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Re: [lmi] [lmi-commits] master 0d3c75a 5/6: Improve readability

From: Vadim Zeitlin
Subject: Re: [lmi] [lmi-commits] master 0d3c75a 5/6: Improve readability
Date: Mon, 13 Mar 2017 00:33:32 +0100

On Sun, 12 Mar 2017 23:03:44 +0000 Greg Chicares <address@hidden> wrote:

GC> On 2017-03-03 14:37, Vadim Zeitlin wrote:
GC> > On Tue, 28 Feb 2017 22:02:59 -0500 (EST) Greg Chicares <address@hidden> 
GC> > 
GC> > GC> branch: master
GC> > GC> commit 0d3c75aaf160ee3a437685e5e02da255a6ac21e5
GC> [...trimmed to a small but representative sample...]
GC> > GC> +        auto endpoint = duration_num_field(i).GetValue();
GC> > GC> +        std::string z = value_cast<std::string>(endpoint);
GC> [...'z' set once and used repeatedly, e.g.:...]
GC> > GC> -                s.append(" @");
GC> > GC> -                
GC> > GC> +                s.append(" @").append(z);
GC> > 
GC> >  Wouldn't this code be even more readable if the names of "endpoint" and
GC> > "z" variables were exchanged? The current "endpoint" could well be made an
GC> > "unnamed" variable as it's only used once, and very close to its
GC> > definition,
GC> Yes, its sole purpose is to break up a line which would otherwise
GC> be too long to fit on a single card:
GC>         std::string z = 

 What's wrong with

            std::string const z = value_cast<std::string>


GC> > but using "z" for the string value doesn't seem very helpful to
GC> > me as it's used in several places below, relatively far from the place
GC> > where it is defined, and its meaning is not immediately clear there.
GC> I think your "relatively far" criterion is measured in physical lines,


GC> whereas I look at the code as though this patch had been applied:
[...patch compactifying the switch snipped...]

 OK, this does make things better.

GC> so I see 'z' as being used only in the immediate vicinity of its definition.
GC> But there's another consideration. Compare InputSequence::canonical_form()
GC> to this switch. When I was working on this code, I didn't see any easy way
GC> to merge the two into a single function that would be simpler than the two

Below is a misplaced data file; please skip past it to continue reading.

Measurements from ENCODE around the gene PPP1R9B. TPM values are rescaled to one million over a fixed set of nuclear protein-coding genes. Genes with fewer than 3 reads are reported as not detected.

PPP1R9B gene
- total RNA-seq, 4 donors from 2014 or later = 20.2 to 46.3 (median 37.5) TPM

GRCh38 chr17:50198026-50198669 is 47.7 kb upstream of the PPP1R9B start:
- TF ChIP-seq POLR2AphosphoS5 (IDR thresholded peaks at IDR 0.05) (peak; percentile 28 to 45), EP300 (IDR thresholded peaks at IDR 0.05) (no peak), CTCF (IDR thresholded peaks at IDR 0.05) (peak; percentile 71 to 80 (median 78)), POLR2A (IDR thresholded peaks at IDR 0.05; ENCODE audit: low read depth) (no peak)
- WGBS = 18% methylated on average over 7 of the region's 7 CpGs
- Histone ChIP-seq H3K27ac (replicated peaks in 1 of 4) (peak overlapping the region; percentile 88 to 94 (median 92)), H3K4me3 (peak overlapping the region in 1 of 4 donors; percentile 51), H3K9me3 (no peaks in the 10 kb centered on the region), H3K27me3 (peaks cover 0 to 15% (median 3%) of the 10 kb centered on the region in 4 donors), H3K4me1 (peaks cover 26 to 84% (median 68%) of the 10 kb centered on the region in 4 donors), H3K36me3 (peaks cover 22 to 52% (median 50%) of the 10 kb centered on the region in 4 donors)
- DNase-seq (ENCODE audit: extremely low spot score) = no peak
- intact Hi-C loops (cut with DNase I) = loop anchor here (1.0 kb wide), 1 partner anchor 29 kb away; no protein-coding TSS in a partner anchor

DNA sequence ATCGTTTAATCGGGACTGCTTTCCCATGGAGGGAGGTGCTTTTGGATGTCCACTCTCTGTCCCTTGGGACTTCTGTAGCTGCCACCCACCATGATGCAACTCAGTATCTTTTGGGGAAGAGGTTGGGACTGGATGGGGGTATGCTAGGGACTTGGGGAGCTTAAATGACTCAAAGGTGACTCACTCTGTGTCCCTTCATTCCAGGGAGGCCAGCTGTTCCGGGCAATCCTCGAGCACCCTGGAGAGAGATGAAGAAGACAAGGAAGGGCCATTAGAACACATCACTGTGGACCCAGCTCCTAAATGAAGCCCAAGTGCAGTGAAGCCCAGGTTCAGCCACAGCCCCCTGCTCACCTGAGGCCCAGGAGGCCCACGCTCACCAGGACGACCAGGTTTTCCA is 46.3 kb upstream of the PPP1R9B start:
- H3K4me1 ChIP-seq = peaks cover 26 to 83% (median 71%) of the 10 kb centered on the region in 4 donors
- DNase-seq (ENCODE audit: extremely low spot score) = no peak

GC> present functions.

 Yes, they don't seem to be especially redundant...

GC> I'm tempted to replace std::string::append() with operator+=(), but if I
GC> did that I'd have to retest this thing, and I am sooooo sick of testing it
GC> that, having at long last put it aside, I really don't want to pick it up
GC> again.

 We really ought to have automatic tests for this code...

GC> >  I would also make both of these variables "const", but I'm not sure what
GC> > do you think of the "make all immutable variables const" rule that I
GC> > advocate.
GC> Sure: commit da44805837cc91992c40d7019890453ba3e779d1

 Thanks (in advance, as I don't see it here yet)!

GC> I do like your rule. It's just too bad that 'const ' takes six characters
GC> including the space. There are people who have become rich and famous by
GC> reinventing C++, badly, and if I ever do that, all variables will be
GC> const by default:
GC>   int immutable;         // Same type as C++ 'int const'.
GC>   int mutable nonconst;  // Not const.
GC>   int mutable$;          // Not const (alternative space-saving sigil).

 I don't think anybody has become rich because of it yet, but the fact that
variables in Rust are immutable by default is one of these small things
that shows to me that people who designed it knew what they were doing.

GC> Or I could wait twenty days and propose this idea for C++ standardization
GC> as "overloading elision of const".

 I have an idea, as introducing a new keyword such as "let" or "var" will
never be possible in C++, what about making "static" mean "const auto"?
After all, "static" already means 13 different things in C++, why not give
it one more...


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